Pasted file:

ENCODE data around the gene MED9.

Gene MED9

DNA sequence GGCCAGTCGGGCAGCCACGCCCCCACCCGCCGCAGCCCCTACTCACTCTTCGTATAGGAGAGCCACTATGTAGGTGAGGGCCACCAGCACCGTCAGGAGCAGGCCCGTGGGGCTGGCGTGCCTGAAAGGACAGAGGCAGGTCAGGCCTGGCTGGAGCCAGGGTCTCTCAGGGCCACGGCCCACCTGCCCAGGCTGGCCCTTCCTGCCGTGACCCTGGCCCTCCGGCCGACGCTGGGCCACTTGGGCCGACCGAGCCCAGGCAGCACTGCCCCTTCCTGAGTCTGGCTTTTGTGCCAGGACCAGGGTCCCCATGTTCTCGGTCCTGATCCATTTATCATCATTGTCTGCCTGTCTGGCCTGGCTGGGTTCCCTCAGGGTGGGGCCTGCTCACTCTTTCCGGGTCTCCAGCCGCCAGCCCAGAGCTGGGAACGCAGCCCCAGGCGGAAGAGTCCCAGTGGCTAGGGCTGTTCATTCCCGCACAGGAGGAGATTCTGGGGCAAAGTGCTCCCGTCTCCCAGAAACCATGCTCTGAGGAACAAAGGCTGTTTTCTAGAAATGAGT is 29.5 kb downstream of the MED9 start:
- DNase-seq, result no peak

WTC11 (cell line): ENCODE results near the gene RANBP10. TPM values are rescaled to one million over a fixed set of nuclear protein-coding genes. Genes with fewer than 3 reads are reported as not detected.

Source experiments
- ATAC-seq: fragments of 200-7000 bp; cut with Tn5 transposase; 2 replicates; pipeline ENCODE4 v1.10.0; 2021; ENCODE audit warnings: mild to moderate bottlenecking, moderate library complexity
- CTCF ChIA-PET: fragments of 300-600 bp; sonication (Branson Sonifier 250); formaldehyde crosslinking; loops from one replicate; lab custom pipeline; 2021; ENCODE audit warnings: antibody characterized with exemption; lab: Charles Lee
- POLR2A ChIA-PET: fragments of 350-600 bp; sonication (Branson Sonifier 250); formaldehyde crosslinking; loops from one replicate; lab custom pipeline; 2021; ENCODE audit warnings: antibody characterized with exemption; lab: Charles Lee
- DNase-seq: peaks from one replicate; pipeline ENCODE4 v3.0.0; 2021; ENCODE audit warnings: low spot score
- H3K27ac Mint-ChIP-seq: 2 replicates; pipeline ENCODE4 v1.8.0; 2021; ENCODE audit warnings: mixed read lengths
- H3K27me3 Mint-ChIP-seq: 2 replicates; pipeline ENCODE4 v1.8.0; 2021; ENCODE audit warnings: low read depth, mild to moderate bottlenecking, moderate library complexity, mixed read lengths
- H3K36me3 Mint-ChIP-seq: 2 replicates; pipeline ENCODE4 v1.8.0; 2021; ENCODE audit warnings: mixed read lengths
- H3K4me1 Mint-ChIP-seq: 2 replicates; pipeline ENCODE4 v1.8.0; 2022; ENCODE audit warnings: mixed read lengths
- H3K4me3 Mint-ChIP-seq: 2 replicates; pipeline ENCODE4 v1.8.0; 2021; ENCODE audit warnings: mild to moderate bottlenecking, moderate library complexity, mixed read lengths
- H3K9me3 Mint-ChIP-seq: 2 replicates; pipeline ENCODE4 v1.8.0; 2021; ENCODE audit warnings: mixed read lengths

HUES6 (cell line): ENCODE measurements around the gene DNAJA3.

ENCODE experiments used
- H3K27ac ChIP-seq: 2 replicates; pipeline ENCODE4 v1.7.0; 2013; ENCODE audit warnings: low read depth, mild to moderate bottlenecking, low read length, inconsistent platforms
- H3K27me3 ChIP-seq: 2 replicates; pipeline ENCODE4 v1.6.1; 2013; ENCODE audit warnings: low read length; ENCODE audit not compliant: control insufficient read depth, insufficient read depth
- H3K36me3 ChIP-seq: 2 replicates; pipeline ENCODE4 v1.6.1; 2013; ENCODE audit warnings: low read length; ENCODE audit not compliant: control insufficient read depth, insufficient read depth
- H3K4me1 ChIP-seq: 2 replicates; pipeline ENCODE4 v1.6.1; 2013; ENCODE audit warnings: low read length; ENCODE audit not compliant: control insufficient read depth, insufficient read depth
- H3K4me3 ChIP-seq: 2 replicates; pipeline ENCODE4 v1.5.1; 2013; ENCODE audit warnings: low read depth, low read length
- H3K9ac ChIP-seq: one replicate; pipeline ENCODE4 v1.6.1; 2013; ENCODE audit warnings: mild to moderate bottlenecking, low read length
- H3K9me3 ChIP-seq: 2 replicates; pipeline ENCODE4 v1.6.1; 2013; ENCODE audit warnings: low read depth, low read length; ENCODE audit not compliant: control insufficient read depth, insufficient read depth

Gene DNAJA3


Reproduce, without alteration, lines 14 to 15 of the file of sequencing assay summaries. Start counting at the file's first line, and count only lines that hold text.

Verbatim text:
- H3K4me1 Mint-ChIP-seq: 2 replicates; pipeline ENCODE4 v1.8.0; 2022; ENCODE audit warnings: mixed read lengths
- H3K4me3 Mint-ChIP-seq: 2 replicates; pipeline ENCODE4 v1.8.0; 2021; ENCODE audit warnings: mild to moderate bottlenecking, moderate library complexity, mixed read lengths